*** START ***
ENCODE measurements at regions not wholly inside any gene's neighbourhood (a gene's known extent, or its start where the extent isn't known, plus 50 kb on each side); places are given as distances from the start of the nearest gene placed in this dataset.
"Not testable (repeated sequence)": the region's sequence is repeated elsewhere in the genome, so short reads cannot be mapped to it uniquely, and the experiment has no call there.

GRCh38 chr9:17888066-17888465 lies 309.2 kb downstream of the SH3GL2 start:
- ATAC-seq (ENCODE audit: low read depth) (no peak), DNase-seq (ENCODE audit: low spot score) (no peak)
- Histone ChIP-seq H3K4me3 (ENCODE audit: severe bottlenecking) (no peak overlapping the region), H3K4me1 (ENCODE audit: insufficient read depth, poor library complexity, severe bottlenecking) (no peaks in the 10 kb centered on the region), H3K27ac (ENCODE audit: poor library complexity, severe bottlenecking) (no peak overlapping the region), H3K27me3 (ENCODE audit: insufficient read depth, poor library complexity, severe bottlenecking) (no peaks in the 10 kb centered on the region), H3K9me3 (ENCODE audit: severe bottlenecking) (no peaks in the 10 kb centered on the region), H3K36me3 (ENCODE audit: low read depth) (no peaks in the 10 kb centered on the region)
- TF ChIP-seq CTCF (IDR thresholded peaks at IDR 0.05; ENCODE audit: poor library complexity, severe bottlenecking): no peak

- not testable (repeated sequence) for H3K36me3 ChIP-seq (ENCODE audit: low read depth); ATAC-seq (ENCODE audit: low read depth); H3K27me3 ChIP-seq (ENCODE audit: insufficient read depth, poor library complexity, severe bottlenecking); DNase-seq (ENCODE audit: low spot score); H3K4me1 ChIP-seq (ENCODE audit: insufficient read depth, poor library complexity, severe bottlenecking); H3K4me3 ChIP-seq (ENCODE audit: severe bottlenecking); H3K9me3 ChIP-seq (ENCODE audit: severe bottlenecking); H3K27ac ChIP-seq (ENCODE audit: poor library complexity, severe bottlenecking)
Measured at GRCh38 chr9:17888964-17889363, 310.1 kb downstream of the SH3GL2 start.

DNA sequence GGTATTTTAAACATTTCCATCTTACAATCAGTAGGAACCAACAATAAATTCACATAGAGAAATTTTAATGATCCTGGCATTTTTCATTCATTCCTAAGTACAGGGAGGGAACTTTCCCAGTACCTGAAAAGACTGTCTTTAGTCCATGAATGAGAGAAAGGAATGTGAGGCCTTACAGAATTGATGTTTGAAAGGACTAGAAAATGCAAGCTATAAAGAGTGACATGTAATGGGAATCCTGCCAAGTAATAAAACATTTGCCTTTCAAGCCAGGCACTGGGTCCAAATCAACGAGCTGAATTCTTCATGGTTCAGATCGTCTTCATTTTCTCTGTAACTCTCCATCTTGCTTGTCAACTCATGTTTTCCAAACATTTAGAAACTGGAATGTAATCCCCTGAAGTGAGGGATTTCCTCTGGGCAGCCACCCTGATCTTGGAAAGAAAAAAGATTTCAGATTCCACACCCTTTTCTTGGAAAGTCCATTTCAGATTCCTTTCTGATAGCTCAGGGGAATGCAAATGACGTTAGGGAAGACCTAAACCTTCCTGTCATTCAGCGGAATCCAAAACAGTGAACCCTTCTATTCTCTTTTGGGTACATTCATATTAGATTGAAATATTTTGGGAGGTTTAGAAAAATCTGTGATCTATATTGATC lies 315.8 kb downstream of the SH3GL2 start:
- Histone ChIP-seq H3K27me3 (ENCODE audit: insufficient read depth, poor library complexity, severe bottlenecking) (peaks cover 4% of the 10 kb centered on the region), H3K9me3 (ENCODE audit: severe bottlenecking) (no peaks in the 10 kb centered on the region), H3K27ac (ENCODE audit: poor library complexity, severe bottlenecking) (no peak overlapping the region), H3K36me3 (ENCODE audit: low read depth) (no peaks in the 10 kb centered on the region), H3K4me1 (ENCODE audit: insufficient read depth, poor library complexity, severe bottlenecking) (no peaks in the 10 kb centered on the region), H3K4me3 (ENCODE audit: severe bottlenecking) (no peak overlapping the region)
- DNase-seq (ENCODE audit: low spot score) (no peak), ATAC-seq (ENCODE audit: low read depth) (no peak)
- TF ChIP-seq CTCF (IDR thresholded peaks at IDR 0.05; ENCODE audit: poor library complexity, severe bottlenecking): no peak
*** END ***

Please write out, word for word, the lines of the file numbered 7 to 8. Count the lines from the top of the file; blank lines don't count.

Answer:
- not testable (repeated sequence) for H3K36me3 ChIP-seq (ENCODE audit: low read depth); ATAC-seq (ENCODE audit: low read depth); H3K27me3 ChIP-seq (ENCODE audit: insufficient read depth, poor library complexity, severe bottlenecking); DNase-seq (ENCODE audit: low spot score); H3K4me1 ChIP-seq (ENCODE audit: insufficient read depth, poor library complexity, severe bottlenecking); H3K4me3 ChIP-seq (ENCODE audit: severe bottlenecking); H3K9me3 ChIP-seq (ENCODE audit: severe bottlenecking); H3K27ac ChIP-seq (ENCODE audit: poor library complexity, severe bottlenecking)
Measured at GRCh38 chr9:17888964-17889363, 310.1 kb downstream of the SH3GL2 start.